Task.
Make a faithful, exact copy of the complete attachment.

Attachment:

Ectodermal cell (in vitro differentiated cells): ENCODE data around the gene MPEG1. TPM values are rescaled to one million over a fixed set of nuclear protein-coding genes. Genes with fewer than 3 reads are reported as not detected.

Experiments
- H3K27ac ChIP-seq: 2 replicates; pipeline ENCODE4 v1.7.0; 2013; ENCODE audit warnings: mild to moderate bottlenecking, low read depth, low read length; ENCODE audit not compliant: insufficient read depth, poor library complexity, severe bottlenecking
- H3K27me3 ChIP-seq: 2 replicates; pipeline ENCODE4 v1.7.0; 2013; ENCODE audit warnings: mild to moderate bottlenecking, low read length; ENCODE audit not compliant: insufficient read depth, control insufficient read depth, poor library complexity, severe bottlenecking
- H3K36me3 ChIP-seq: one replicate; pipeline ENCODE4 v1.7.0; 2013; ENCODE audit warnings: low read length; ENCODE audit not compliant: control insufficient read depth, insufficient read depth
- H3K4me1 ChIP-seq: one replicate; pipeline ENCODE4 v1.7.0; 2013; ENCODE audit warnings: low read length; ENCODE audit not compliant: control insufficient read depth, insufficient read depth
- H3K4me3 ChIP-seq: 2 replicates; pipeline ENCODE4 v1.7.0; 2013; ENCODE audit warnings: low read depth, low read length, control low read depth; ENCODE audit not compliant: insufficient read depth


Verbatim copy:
Ectodermal cell (in vitro differentiated cells): ENCODE data around the gene MPEG1. TPM values are rescaled to one million over a fixed set of nuclear protein-coding genes. Genes with fewer than 3 reads are reported as not detected.

Experiments
- H3K27ac ChIP-seq: 2 replicates; pipeline ENCODE4 v1.7.0; 2013; ENCODE audit warnings: mild to moderate bottlenecking, low read depth, low read length; ENCODE audit not compliant: insufficient read depth, poor library complexity, severe bottlenecking
- H3K27me3 ChIP-seq: 2 replicates; pipeline ENCODE4 v1.7.0; 2013; ENCODE audit warnings: mild to moderate bottlenecking, low read length; ENCODE audit not compliant: insufficient read depth, control insufficient read depth, poor library complexity, severe bottlenecking
- H3K36me3 ChIP-seq: one replicate; pipeline ENCODE4 v1.7.0; 2013; ENCODE audit warnings: low read length; ENCODE audit not compliant: control insufficient read depth, insufficient read depth
- H3K4me1 ChIP-seq: one replicate; pipeline ENCODE4 v1.7.0; 2013; ENCODE audit warnings: low read length; ENCODE audit not compliant: control insufficient read depth, insufficient read depth
- H3K4me3 ChIP-seq: 2 replicates; pipeline ENCODE4 v1.7.0; 2013; ENCODE audit warnings: low read depth, low read length, control low read depth; ENCODE audit not compliant: insufficient read depth